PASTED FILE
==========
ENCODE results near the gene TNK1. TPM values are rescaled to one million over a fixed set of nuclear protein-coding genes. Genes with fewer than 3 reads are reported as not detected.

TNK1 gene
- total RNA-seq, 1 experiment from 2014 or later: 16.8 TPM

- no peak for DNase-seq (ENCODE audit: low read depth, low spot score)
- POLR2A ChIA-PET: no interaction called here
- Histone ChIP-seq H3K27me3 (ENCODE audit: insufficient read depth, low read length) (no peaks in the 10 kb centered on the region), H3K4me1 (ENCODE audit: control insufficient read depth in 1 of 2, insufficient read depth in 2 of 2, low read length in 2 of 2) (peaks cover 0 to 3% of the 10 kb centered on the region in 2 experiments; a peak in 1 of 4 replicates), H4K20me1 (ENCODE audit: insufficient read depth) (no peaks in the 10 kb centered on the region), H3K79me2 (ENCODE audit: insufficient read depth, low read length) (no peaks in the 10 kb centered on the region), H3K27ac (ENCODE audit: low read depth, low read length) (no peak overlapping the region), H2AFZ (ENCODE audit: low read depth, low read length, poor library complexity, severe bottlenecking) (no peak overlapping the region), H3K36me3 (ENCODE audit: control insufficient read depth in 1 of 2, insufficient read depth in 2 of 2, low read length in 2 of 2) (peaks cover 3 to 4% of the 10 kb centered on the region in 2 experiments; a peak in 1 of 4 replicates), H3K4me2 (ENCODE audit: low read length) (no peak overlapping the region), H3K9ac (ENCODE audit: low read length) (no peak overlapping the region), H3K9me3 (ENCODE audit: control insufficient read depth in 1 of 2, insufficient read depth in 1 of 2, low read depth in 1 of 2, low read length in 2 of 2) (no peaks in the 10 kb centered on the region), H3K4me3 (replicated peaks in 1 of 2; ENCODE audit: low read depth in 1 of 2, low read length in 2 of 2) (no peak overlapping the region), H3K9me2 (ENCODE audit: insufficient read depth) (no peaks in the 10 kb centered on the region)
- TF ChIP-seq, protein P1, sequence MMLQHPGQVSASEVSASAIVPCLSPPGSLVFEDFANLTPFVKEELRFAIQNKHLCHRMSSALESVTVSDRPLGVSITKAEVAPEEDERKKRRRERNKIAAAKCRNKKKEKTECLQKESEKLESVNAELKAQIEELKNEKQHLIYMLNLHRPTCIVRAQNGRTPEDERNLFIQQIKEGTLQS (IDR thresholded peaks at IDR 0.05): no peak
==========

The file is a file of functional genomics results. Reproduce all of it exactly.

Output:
ENCODE results near the gene TNK1. TPM values are rescaled to one million over a fixed set of nuclear protein-coding genes. Genes with fewer than 3 reads are reported as not detected.

TNK1 gene
- total RNA-seq, 1 experiment from 2014 or later: 16.8 TPM

- no peak for DNase-seq (ENCODE audit: low read depth, low spot score)
- POLR2A ChIA-PET: no interaction called here
- Histone ChIP-seq H3K27me3 (ENCODE audit: insufficient read depth, low read length) (no peaks in the 10 kb centered on the region), H3K4me1 (ENCODE audit: control insufficient read depth in 1 of 2, insufficient read depth in 2 of 2, low read length in 2 of 2) (peaks cover 0 to 3% of the 10 kb centered on the region in 2 experiments; a peak in 1 of 4 replicates), H4K20me1 (ENCODE audit: insufficient read depth) (no peaks in the 10 kb centered on the region), H3K79me2 (ENCODE audit: insufficient read depth, low read length) (no peaks in the 10 kb centered on the region), H3K27ac (ENCODE audit: low read depth, low read length) (no peak overlapping the region), H2AFZ (ENCODE audit: low read depth, low read length, poor library complexity, severe bottlenecking) (no peak overlapping the region), H3K36me3 (ENCODE audit: control insufficient read depth in 1 of 2, insufficient read depth in 2 of 2, low read length in 2 of 2) (peaks cover 3 to 4% of the 10 kb centered on the region in 2 experiments; a peak in 1 of 4 replicates), H3K4me2 (ENCODE audit: low read length) (no peak overlapping the region), H3K9ac (ENCODE audit: low read length) (no peak overlapping the region), H3K9me3 (ENCODE audit: control insufficient read depth in 1 of 2, insufficient read depth in 1 of 2, low read depth in 1 of 2, low read length in 2 of 2) (no peaks in the 10 kb centered on the region), H3K4me3 (replicated peaks in 1 of 2; ENCODE audit: low read depth in 1 of 2, low read length in 2 of 2) (no peak overlapping the region), H3K9me2 (ENCODE audit: insufficient read depth) (no peaks in the 10 kb centered on the region)
- TF ChIP-seq, protein P1, sequence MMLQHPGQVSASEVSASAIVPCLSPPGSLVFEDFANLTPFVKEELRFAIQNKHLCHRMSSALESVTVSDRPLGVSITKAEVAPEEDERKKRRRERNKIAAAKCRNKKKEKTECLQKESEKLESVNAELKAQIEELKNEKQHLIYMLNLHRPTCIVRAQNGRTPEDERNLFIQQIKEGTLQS (IDR thresholded peaks at IDR 0.05): no peak